UC Davis cognitive psychologists receive two of only 10 awards given worldwide for understanding cognition.
Much of what scientists know about human learning, visual attention and memory comes from laboratory studies involving artificial tasks, like watching and recalling words or colored shapes flashed on a computer monitor.
Two UC Davis research teams, with support from the James S. McDonnell Foundation, will study the development of learning in a wide range of ages — from infancy to young adulthood — in more naturalistic settings.
The McDonnell Foundation recently awarded $250,000 grants to each team — one led by Lisa Oakes and the other by Joy Geng. Both are professors in the Department of Psychology and at the Center for Mind and Brain (CMB).
The two grants were among 10 inaugural Opportunity Awards for Understanding Cognition made by the foundation.
“It is noteworthy, but not surprising to me, that when 10 awards are made worldwide in cutting-edge research on human cognition, that two of them are awarded to CMB scientists,” said George “Ron” Mangun, CMB director and distinguished professor of psychology and neurology. “The researchers at the CMB are recognized internationally, and these investigators are among the most talented anywhere.”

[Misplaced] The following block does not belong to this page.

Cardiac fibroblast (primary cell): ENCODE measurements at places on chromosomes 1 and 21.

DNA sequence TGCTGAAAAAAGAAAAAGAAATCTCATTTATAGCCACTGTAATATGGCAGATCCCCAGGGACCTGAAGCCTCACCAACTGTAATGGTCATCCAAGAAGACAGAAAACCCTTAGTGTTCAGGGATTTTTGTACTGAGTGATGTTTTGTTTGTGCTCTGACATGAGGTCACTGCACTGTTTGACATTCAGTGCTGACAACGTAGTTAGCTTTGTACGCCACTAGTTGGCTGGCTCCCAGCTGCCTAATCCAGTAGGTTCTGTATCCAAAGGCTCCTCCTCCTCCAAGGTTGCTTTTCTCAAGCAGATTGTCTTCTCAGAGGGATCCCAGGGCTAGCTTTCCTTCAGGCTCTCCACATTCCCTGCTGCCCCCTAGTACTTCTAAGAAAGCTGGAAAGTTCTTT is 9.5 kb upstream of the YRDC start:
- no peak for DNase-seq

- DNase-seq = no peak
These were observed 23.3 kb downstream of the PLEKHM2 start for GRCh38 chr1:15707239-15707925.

Oakes and colleagues will use sophisticated video recording and wearable eye-tracking devices to study how infants learn while playing — not only what they see but also how their learning is shaped by their development, experiences and interactions with parents. Katie Graf Estes, a psychology and CMB associate professor, is co-principal investigator.
Geng’s team will develop and use virtual reality games to investigate how attention and memory interact to drive behaviors in the real world, and how these interactions change from childhood into adulthood. Simona Ghetti, a psychology and CMB professor, is co-principal investigator.
The grants will support the studies over the next four years.
— Kathleen Holder, content strategist in the UC Davis College of Letters and Science